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Rape Culture


A controversial billboard erected by a Donegal nightclub has been branded as "disgusting" and "misogynistic" by furious locals. 

The large advertisement for Liberty's club in Buncrana features am image of a woman wearing shorts and holding a gold club, along with the caption: "“Libertys – Your 19th hole for the summer.”

The offensive ad had been the subject of numerous complaints, with many calling for it to be removed. 

Speaking to the Donegal Daily, Senator Pádraig Mac Lochlainn said the billboard was  “just plain offensive."

"If it was shock value publicity they were seeking, then mission accomplished," he said.

"They need to cop themselves on, show some respect for our community and take it down!”

Many of the club's regular punters have also taken to the venue's social media calling for them to remove the offensive ad. 

One commenter wrote: "This not funny. It's blatant rape culture.Please take it down and replace it with an image that shows a young woman who is confident, in control and sexy, as opposed to a faceless receptacle for some drunk guy's hard on."

While another accused the establishment of promoting "rape culture and misogynistic sexism." 

"You should be ashamed of yourselves. This is being shared on social media and is doing you no favours. Promoting rape culture and misogynistic sexism in one poster."

The club has not yet responded to calls to remove the image. 


Over half of male college athletes, and 38 per cent of non-athletes have admitted to having coerced a partner into performing a sexual act. 

A study of 379 male students from an unnamed university in the US, asked a number of questions around the topics of sexually coercive behaviour and consent, in an attempt to learn more about the attitudes that exist around rape culture. 

Aside from the sheer number of men who said they had engaged in coercive behaviour, one of the more alarming findings was the mentality behind the admissions, and the apparent belief in rape myths. 

Offending participants shared the opinion that "if a woman doesn't fight back, it isn't rape", a worrying take on gender roles, such as "women should worry less about their rights and more about becoming good wives and mothers."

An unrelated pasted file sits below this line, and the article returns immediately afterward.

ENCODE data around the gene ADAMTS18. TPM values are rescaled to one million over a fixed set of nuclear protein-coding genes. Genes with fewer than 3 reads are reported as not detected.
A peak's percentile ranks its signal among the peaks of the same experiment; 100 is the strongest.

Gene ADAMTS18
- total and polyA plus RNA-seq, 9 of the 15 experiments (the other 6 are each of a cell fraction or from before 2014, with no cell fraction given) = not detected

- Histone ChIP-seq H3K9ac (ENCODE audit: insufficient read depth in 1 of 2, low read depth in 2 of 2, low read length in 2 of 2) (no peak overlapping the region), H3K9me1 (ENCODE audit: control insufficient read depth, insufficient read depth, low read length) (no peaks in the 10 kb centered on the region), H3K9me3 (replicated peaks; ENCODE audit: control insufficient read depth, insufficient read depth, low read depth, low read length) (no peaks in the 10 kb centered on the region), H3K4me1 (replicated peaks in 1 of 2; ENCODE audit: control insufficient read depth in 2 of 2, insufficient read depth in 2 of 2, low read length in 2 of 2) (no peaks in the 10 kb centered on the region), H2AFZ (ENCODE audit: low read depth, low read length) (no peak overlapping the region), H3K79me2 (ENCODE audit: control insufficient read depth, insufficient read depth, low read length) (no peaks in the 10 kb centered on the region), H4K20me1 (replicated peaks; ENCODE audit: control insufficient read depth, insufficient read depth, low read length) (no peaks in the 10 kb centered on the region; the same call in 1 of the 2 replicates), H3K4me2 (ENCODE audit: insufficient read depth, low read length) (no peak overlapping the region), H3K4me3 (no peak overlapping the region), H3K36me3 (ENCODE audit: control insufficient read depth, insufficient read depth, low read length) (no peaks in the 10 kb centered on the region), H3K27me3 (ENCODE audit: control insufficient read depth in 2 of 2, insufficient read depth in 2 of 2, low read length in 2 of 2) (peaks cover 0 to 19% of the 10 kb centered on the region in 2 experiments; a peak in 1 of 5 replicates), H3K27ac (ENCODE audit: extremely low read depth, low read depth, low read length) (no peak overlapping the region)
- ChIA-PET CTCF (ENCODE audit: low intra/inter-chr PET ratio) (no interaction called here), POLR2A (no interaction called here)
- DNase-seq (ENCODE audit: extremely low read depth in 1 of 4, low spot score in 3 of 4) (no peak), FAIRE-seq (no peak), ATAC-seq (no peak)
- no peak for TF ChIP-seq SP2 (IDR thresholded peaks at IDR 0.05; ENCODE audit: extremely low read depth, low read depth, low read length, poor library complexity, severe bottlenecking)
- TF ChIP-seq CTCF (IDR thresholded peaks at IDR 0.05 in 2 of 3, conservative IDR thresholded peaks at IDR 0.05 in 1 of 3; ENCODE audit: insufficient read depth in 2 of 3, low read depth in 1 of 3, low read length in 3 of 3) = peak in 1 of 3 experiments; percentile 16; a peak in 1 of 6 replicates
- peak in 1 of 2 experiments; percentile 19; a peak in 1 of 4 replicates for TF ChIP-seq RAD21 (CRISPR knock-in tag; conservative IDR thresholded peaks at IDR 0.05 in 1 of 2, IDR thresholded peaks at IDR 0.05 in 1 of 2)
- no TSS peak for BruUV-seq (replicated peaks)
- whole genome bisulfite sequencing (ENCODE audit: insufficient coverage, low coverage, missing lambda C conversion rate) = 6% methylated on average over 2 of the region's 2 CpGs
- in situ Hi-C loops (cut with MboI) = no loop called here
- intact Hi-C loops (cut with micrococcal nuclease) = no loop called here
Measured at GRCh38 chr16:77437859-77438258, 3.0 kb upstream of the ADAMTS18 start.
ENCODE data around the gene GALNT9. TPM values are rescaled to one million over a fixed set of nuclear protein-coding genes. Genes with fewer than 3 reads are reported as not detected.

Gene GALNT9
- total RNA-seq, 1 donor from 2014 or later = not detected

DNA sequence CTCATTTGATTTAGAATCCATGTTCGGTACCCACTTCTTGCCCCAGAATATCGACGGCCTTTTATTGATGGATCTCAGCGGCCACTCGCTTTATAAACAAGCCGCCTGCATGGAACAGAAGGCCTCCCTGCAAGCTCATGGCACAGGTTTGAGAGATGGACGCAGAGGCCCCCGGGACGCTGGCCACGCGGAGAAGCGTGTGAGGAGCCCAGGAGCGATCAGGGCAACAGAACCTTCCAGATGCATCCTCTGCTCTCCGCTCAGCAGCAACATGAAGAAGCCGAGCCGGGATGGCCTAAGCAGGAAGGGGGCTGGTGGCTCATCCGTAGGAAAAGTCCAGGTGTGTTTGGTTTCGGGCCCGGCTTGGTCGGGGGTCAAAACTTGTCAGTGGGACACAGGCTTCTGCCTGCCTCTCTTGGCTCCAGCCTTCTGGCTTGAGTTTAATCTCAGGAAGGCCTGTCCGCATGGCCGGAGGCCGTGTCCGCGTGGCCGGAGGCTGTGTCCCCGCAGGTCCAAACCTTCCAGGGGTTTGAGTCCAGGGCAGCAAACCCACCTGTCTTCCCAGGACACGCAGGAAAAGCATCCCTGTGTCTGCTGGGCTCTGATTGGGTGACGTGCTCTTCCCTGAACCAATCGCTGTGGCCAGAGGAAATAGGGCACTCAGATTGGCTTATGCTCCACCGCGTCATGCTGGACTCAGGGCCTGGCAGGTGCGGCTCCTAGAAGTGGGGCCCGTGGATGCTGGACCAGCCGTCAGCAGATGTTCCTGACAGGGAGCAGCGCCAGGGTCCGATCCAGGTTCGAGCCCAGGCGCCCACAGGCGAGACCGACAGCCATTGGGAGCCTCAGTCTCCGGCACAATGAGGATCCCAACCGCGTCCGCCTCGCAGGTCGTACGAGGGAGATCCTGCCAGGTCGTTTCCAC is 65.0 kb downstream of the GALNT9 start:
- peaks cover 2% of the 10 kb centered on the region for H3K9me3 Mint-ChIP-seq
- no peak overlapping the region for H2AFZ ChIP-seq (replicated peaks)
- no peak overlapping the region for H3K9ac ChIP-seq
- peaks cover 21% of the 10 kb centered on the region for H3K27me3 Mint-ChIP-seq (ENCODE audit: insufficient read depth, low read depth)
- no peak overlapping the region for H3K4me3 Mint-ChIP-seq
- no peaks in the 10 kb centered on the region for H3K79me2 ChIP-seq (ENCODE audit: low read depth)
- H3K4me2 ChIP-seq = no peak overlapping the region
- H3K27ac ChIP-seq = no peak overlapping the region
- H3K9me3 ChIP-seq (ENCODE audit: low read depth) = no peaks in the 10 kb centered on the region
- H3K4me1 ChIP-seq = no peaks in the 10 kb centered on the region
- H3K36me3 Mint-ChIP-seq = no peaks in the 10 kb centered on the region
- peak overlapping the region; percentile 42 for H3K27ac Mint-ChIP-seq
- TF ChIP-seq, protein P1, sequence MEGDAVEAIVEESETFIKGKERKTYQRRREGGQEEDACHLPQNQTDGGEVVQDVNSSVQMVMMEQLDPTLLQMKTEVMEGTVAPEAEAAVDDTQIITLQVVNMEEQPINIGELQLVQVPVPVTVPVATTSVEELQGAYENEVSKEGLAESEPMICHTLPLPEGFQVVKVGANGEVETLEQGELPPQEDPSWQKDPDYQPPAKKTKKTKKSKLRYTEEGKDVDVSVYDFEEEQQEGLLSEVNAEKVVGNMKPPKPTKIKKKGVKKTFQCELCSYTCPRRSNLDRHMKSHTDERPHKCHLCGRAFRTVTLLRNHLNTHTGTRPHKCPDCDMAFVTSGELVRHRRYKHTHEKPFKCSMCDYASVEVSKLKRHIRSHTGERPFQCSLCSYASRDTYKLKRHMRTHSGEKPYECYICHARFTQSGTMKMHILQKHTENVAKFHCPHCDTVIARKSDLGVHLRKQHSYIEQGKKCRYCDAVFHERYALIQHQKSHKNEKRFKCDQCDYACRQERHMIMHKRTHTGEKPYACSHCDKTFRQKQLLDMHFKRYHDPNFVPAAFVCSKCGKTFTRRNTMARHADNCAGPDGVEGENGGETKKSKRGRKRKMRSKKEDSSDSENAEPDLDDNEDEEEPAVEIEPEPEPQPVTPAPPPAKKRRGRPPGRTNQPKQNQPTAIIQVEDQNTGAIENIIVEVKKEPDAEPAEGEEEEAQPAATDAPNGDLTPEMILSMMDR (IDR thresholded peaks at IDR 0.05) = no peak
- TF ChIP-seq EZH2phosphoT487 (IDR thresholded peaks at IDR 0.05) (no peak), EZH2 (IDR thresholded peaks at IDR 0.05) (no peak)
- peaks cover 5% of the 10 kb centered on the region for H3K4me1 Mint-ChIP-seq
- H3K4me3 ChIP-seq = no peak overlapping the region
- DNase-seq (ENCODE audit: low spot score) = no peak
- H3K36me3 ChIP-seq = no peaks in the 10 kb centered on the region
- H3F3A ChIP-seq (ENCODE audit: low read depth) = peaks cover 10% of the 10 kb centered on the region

Speaking to the Washington Post, Kristy McCray, an assistant professor of health and sport sciences at Otterbein Universtiy in Ohio, said: "Sports are a hypermasculine endeavor, and there's a lot that connects hypermasculinity to violence." 

While the findings are no doubt disturbing at best, many readers of the report have taken to social media to say the news doesn't come as a huge shock. 

The study proves particularly relevant at a time when the #MeToo and #IBeleiveHer movements aim to open the conversation around rape culture and provide support for the victims of sexual assault. 




I remember the first time I heard the word ‘rape’.

I was nine-years-old and kneeling on my family’s sitting room floor, rooting through a jigsaw box.

A woman being interviewed by Gay Byrne used it.

Short, sharp and severe.

Without looking up, I asked: ”What’s rape?”

There was a momentary pause before my mother reacted, replying: “It’s when someone has sex with a person, who doesn’t want to take part.”

In a forced act of bravado based on acute embarrassment over my mother’s use of the word ‘sex’, I shrugged my shoulders and replied: “Is that all?”

I don’t recall the moments that followed, or whether there was, perhaps, an exchange of looks between my parents, but I do remember speaking with my mother later that night.

She told me never to dismiss rape. She said she understood my embarrassment, but to respond to rape in the way that I did was wrong.

Given my age, she obviously didn’t intend to have an in-depth discussion with me about it, but it was clear she was desperate to ensure I knew that the severity of the act was not something you could dismiss with a shrug of your shoulders.

At the age of 9, I learned that rape was not something to joke about, or ignore, nor was heartfelt discussion surrounding it something to be embarrassed by.

A year shy of my 10th birthday, I learned that the word ‘rape’ had a profound meaning, that it was a grave matter, and should always be treated as such.

This brief, but poignant conversation contributed to the visceral discomfort I felt years later upon hearing adult peers using the term ‘rape’ in regards to college tests and university exams.

The nonchalant way in which it was flung about unnerved me.

“I RAPED that test,” male students would cheer in the wake of a final exam.